The toxic dose of zinc phosphide is not well established. A pet that has food in the stomach may be more at risk for toxicosis because the increased production of stomach acid results in more phosphine gas being produced.6,7 With recent exposures and in asymptomatic patients, emesis should be induced, in a well ventilated area, with a central acting emetic such as apomorphine.6 Liquid antacids, such as aluminum hydroxide or magnesium hydroxide, should also be administered to help to decrease the production of phosphine gas in the GI tract.3,6 There is no antidote available for zinc phosphide toxicosis.5,6

Treatment is predominantly supportive and symptomatic care.6 It should be noted that phosphine gas, released from the patient’s stomach or vomitus, can be poisonous to humans. The presence of phosphine gas can be identified by a garlic or rotten fish odor.6 Vomitus should be quickly disposed of in an airtight container. Owners who are transporting an exposed pet to a veterinary facility should be instructed to drive with the windows down to limit exposure to phosphine gas if the pet were to vomit or eruct in the car. A human poison control center may need to be contacted if the smell of phosphine gas is detected.


HUMULUS LUPULUS (HOPS) is a plant used in brewing beer. Dogs are commonly exposed after used hops have been discarded in the garbage, yard, or compost pile by an owner who is home brewing.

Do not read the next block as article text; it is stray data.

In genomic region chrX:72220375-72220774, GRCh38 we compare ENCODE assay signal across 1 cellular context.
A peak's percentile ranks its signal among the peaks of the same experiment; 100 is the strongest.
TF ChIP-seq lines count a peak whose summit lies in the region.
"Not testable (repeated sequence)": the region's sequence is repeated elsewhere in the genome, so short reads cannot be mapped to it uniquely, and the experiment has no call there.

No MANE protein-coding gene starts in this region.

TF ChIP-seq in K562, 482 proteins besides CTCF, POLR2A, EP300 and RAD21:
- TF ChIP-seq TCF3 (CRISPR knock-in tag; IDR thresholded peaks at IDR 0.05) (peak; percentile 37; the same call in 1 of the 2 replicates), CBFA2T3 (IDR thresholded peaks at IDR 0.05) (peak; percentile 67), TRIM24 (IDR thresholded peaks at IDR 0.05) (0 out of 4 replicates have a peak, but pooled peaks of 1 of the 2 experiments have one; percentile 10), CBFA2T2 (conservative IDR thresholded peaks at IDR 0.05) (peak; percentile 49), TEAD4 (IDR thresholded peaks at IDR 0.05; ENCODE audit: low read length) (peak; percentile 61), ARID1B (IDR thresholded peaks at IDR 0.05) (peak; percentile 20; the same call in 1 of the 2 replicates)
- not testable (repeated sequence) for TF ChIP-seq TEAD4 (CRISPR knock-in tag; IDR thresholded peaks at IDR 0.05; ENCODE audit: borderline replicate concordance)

Humulus lupulus, commonly referred to as hops, is a plant used in brewing beer. The flower or cone from the female plant has lupulin glands containing resins and essential oils, which provide beer with its distinct fragrance and bitter taste.8 Hops can be found in flower, plug, or pellet form. Only about 15% of hop constituents are used in the brewing process.8 The remaining material, referred to as spent hops, is discarded.8 Dogs are commonly exposed after spent hops have been discarded in the garbage, yard, or compost pile by an owner who is home brewing.3 Hops toxicosis in dogs results in a condition called malignant hyperthermia.9 The toxic principle is unknown. Signs of toxicosis can develop within 60 minutes after ingestion.9 The most common signs observed include tachypnea, panting, hyperthermia, vomiting, agitation, anxiety, pacing, and tachycardia.3 Other frequent signs include erythema, injected mucous membranes, lethargy, diarrhea, seizures, and death.3 Significant elevation of creatinine phosphokinase and dark brown urine may also be observed.9

Management of hops toxicosis in dogs involves decontamination and management of hyperthermia through supportive and symptomatic care. Induction of emesis and administration of activated charcoal is warranted with recent exposures and in asymptomatic pets. Fluids, external cooling (fans or ice packs), and dantrolene are recommended to help manage hyperthermia.3 Hospitalization may be required for 24 to 48 hours or until clinical signs resolve.3